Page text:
Some businesses felt like they were asked to quote or participate in a government tender just for show, without the government employee really understanding the intent of the policy or genuinely considering them. Many businesses saw the Indigenous Procurement Policy and Supply Nation as an opportunity to start their business and win work with government. However, small businesses with limited capacity find it hard to win work through these avenues.

Relevance: During startup and growth phase

[When applying for a tender] we spent a lot of money going down there, because they said you’ve got to come down for the interviews and show us what your model is going to look like…[but] we were unsuccessful. We thought, as an Aboriginal business that it was all just part of the process to say that an Aboriginal business applied, because they  gave it to a guy who had no experience.” – Darwin

Issues specific to Indigenous business

Perception and bias

Businesses face racial stigma and a perception that they are less capable. They perceive bias in government tender and grant decisions, and described a “golden circle” of suppliers that is hard to break into.

Relevance: During startup and growth phase

“There is a stigma where people don’t believe we can do it, so we are required to have a white helper.” – Thursday Island

Giving back to community

Indigenous businesses are highly motivated to give back to their community, but may face “humbug”[1] pressures from their community that impacts their cash flow.

Relevance: During startup and growth phase

“A lot of successful businesses fall over because culture, it’s a sharing culture.” – Katherine

Indigenous employment and capability development

Indigenous business owners are highly motivated to hire other Indigenous people, but find it hard to find staff with the skills and work fitness they need.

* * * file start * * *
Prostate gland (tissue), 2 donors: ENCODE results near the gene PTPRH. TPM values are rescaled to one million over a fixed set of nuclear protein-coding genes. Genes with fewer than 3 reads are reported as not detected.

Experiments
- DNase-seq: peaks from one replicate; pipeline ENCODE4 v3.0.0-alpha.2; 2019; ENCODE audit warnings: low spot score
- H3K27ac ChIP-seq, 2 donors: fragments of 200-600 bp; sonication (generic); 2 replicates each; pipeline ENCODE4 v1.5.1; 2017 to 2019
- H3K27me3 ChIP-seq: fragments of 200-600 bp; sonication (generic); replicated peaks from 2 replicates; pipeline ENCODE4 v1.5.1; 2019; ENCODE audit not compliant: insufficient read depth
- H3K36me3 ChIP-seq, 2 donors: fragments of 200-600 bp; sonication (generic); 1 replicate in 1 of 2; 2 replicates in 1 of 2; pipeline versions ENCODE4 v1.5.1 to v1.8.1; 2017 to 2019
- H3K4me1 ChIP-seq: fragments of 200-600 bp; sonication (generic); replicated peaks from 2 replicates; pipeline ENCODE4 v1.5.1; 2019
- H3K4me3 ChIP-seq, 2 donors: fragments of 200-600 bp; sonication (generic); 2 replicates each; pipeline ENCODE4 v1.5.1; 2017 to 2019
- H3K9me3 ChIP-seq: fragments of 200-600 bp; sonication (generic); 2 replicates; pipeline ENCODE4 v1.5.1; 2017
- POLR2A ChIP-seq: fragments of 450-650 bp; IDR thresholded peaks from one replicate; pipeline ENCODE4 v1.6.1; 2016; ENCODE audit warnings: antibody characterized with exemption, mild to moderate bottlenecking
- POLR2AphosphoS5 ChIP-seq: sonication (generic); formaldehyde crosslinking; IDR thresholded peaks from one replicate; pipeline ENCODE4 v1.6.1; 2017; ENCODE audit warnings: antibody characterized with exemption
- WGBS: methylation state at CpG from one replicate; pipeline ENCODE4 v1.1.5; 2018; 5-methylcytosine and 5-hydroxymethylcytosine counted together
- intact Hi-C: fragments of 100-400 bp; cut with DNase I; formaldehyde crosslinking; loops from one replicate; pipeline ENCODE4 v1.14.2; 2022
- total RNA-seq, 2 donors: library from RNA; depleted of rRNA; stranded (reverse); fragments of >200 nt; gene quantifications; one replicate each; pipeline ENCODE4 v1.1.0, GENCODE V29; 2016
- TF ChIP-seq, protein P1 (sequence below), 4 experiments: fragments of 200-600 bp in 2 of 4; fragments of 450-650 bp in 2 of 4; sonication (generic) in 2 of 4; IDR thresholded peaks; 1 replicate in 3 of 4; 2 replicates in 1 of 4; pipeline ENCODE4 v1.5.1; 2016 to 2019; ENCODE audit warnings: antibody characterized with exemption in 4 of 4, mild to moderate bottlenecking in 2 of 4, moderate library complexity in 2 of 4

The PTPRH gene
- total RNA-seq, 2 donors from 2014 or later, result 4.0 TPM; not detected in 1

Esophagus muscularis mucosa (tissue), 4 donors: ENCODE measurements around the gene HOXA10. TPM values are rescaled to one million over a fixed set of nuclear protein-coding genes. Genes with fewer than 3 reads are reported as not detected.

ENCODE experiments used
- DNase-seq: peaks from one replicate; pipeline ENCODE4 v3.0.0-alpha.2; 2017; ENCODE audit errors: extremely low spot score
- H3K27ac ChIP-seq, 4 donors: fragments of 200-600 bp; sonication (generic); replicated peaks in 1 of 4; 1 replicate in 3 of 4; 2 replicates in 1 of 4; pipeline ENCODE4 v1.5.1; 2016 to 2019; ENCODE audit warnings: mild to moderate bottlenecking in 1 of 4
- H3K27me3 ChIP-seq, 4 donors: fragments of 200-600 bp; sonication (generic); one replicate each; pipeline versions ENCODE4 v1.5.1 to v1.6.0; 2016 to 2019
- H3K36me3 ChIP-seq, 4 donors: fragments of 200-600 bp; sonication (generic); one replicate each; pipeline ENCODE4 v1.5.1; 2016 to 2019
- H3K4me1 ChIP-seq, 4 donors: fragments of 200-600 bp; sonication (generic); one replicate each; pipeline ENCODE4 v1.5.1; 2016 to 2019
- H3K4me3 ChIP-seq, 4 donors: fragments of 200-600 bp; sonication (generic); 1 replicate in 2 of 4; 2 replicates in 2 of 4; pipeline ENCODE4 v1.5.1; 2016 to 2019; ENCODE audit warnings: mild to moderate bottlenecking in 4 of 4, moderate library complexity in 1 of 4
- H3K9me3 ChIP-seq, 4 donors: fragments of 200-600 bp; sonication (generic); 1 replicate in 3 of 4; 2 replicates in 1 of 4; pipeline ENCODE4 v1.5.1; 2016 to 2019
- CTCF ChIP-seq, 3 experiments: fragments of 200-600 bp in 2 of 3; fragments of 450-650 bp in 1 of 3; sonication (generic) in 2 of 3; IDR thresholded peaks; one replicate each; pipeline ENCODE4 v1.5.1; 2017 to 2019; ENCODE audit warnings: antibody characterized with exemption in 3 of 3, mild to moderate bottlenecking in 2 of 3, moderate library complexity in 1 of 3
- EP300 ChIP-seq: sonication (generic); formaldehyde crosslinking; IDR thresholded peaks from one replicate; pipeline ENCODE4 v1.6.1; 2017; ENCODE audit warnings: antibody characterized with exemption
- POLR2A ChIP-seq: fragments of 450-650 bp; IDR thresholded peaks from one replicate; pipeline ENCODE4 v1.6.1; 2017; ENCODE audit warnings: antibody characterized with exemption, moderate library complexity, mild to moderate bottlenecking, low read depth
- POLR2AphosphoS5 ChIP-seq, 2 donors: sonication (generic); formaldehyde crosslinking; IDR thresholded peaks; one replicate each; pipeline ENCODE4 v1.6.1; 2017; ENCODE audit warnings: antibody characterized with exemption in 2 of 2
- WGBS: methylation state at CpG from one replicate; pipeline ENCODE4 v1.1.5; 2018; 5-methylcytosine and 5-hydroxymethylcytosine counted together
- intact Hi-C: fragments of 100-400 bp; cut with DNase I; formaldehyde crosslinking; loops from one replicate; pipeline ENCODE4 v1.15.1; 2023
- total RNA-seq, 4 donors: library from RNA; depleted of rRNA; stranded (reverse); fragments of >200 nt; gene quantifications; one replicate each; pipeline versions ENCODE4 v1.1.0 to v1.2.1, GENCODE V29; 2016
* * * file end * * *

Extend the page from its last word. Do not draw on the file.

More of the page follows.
Relevance: During growth phase

“When a person comes out of CDP program say, or school, they really don’t have the skill set that is required....  So, we have to spend a heap of time on language, and literacy, and numeracy skills.” –Darwin

Indigenous support first

Indigenous businesses knew about and felt most comfortable accessing Indigenous specific business support. They were confident this support was “for them” in comparison to mainstream support. Businesses highly valued proactive support from government to help them understand what was available.

Relevance: During startup, growth and maturity phase

“The discoverability and accessibility of all those programs is not for the Average Joe… We only look for Indigenous specific support, and I think a lot of community would as well” – Sydney

Connected to government

Mainstream government support providers did not see Indigenous businesses as a key customer group. The best support was from someone who had strong local connections in community and government and built an ongoing relationship with the business.

Relevance: During startup, growth and maturity phase

“Like for us, the best model was when we had a full-time person who understood Cape York, who could get out there talking to people” – Cairns

 

[1] Sharing culture within Indigenous communities, whereby family or community members seek money or other forms of support from other individuals seen to be in possession of greater wealth.